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Conservation Clip List is a weekly collection of articles distributed by NACD that provides our members and partners with the latest news in what's driving conservation. If you have a relevant submission, please contact your NACD Communications Team.

ND program aims to mitigate losses via Agweek

More than 1 million acres of grassland in North Dakota have been converted to other land uses since 2007, and the state could lose thousands more as Conservation Reserve Program contracts expire. The state Game and Fish Department's 2015 State Wildlife Action Plan attributed the declining populations of some birds — including the state bird, the western meadowlark — to grassland losses, which could be exacerbated by fewer CRP acres nationwide.

Farmers dealing with losses from hurricane via The Wilson Times

During Hurricane Matthew’s heavy rainfall and strong winds Saturday, Tyner’s farm shop experienced extensive flooding, damaging a lot of his equipment. He said much of his soybean and peanut crop is still under water. “We don’t know how long it will be before we can get into the fields,” Tyner said. “The ground is still heavily saturated so crops like sweet potatoes and peanuts could rot in the ground before we get to them.”

Tentative clean water conservation deal for Minnesota aids birds via Star Tribune

Replanted with native grasses, the change in land use will protect against fertilizer-related nitrate contamination while also providing new pheasant habitat. Pheasants also will benefit from CREP restoration of prairie pothole wetlands and flood plains. Those marshy areas, restored to their natural state, will provide nesting habitat and winter cover for ringnecks.

US Forest Service Helps Educate Students at World’s Largest Conservation Event via USDA

Approximately 180 middle and high school students joined Smokey Bear, U.S. Forest Service staff and a host of other conservation-focused professionals from around the world. The U.S. Forest Service contributed multiple interactive displays and presentations covering the subjects of fire prevention, clean water and forest health.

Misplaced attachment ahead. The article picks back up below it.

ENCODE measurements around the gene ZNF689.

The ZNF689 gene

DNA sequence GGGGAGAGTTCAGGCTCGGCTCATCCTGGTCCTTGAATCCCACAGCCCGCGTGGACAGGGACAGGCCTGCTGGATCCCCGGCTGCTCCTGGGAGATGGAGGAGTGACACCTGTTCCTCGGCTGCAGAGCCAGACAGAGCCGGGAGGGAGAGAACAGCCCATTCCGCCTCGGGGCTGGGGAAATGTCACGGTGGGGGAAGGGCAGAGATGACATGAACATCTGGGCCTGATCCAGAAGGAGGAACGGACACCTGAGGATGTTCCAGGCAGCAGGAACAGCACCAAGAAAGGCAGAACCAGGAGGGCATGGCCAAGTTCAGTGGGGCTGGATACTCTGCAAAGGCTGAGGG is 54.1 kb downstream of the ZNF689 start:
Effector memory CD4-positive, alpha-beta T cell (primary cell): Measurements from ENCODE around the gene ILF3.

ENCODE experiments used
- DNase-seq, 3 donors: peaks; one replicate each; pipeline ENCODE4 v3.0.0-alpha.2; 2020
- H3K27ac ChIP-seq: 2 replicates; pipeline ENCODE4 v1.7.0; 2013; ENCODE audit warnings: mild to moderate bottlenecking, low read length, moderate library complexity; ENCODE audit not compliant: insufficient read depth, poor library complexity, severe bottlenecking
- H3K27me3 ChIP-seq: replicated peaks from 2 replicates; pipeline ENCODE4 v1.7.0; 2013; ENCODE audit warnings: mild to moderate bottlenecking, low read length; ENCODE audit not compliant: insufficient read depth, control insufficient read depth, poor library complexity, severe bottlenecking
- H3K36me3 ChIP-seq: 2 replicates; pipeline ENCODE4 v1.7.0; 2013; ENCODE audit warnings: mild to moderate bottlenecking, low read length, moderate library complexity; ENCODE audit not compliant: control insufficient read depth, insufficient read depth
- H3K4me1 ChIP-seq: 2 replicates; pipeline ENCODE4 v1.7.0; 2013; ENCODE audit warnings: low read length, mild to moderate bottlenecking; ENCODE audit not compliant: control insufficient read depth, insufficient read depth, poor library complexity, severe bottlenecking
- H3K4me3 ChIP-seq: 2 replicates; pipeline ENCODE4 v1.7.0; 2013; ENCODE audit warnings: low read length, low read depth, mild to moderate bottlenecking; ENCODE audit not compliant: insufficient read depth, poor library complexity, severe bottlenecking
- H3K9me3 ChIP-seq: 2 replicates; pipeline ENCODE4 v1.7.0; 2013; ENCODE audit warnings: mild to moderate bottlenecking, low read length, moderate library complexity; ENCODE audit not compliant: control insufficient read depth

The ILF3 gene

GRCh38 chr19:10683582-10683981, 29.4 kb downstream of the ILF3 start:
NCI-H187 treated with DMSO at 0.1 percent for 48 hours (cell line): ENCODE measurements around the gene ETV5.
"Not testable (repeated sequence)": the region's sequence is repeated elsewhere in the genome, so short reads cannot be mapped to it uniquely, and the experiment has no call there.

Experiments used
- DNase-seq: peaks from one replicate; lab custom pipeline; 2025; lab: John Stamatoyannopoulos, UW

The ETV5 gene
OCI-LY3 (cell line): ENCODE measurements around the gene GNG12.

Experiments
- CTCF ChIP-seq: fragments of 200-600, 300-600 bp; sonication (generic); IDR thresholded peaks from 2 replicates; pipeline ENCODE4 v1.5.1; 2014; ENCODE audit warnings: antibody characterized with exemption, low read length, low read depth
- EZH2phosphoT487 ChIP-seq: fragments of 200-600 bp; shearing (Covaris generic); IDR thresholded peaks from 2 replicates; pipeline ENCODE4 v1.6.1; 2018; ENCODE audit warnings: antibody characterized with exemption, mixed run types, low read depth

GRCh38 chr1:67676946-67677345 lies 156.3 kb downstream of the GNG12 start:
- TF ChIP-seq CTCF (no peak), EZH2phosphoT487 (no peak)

Columbian white-tailed deer rebound via The Columbian

Hailed as a conservation success story by wildlife officials, the Columbian white-tailed deer has been downlisted to threatened after being federally classified as endangered for nearly 40 years. To be clear, the Columbian white-tails are not off the endangered species list, but reclassifying the species as threatened gives landowners, states and tribes more flexibility in how to manage and move the deer populations.

Environmentalists fear coal ash spills from flooding via WRAL

Thousands of gallons of water flowed out of a cooling pond at a retired Duke Energy power plant on Wednesday after part of the retaining wall on the 545-acre pond gave way. Dead livestock and animal waste are another concern in the floodwaters. An estimated 100,000 chickens drowned in Wayne County alone, and Starr said hog waste lagoons are overflowing.

Grant Funding Targets Farm Emissions via Lancaster Farming

New York state is making another $2.5 million available to help farmers prevent climate change. Individual soil and water conservation districts may apply for the competitive grants on behalf of farmers in their respective areas. Applications must be for agricultural waste storage cover and flare systems, water management systems, or soil health systems.

Waters wash away divides as Montanans unite to protect rivers via Montana Standard

A group called Montanans for Healthy Rivers has drafted requests for 54 more Wild and Scenic River designations totaling 694 river miles. “This is a public land management priority,” Kascie Herron said. “People are fearful of more government, and we try to explain it’s not — it’s the same government. This just elevates rivers to the same level with timber and grazing and minerals.”

Human-caused warming doubled how much of the West has burned since 1984 via Los Angeles Times

Using large-scale climate models, annual wildfire data and eight established methods for measuring the aridity of the forests, the researchers concluded that from 1979 to 2015, climate change increased the aridity of wildfire fuel by 55%.

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